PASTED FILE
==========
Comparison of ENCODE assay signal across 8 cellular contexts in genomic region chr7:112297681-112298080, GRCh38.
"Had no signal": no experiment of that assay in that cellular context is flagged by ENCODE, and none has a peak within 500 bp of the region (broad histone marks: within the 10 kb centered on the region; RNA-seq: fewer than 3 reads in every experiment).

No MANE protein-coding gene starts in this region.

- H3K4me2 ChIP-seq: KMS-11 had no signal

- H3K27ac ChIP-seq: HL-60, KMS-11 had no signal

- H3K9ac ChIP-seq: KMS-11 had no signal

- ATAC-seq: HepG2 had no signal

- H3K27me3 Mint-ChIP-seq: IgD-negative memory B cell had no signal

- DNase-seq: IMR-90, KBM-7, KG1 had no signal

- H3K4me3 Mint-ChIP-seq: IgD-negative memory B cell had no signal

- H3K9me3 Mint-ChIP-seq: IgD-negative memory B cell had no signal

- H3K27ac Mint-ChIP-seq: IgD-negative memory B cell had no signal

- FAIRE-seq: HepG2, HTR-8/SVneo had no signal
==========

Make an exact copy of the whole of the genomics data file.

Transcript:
Comparison of ENCODE assay signal across 8 cellular contexts in genomic region chr7:112297681-112298080, GRCh38.
"Had no signal": no experiment of that assay in that cellular context is flagged by ENCODE, and none has a peak within 500 bp of the region (broad histone marks: within the 10 kb centered on the region; RNA-seq: fewer than 3 reads in every experiment).

No MANE protein-coding gene starts in this region.

- H3K4me2 ChIP-seq: KMS-11 had no signal

- H3K27ac ChIP-seq: HL-60, KMS-11 had no signal

- H3K9ac ChIP-seq: KMS-11 had no signal

- ATAC-seq: HepG2 had no signal

- H3K27me3 Mint-ChIP-seq: IgD-negative memory B cell had no signal

- DNase-seq: IMR-90, KBM-7, KG1 had no signal

- H3K4me3 Mint-ChIP-seq: IgD-negative memory B cell had no signal

- H3K9me3 Mint-ChIP-seq: IgD-negative memory B cell had no signal

- H3K27ac Mint-ChIP-seq: IgD-negative memory B cell had no signal

- FAIRE-seq: HepG2, HTR-8/SVneo had no signal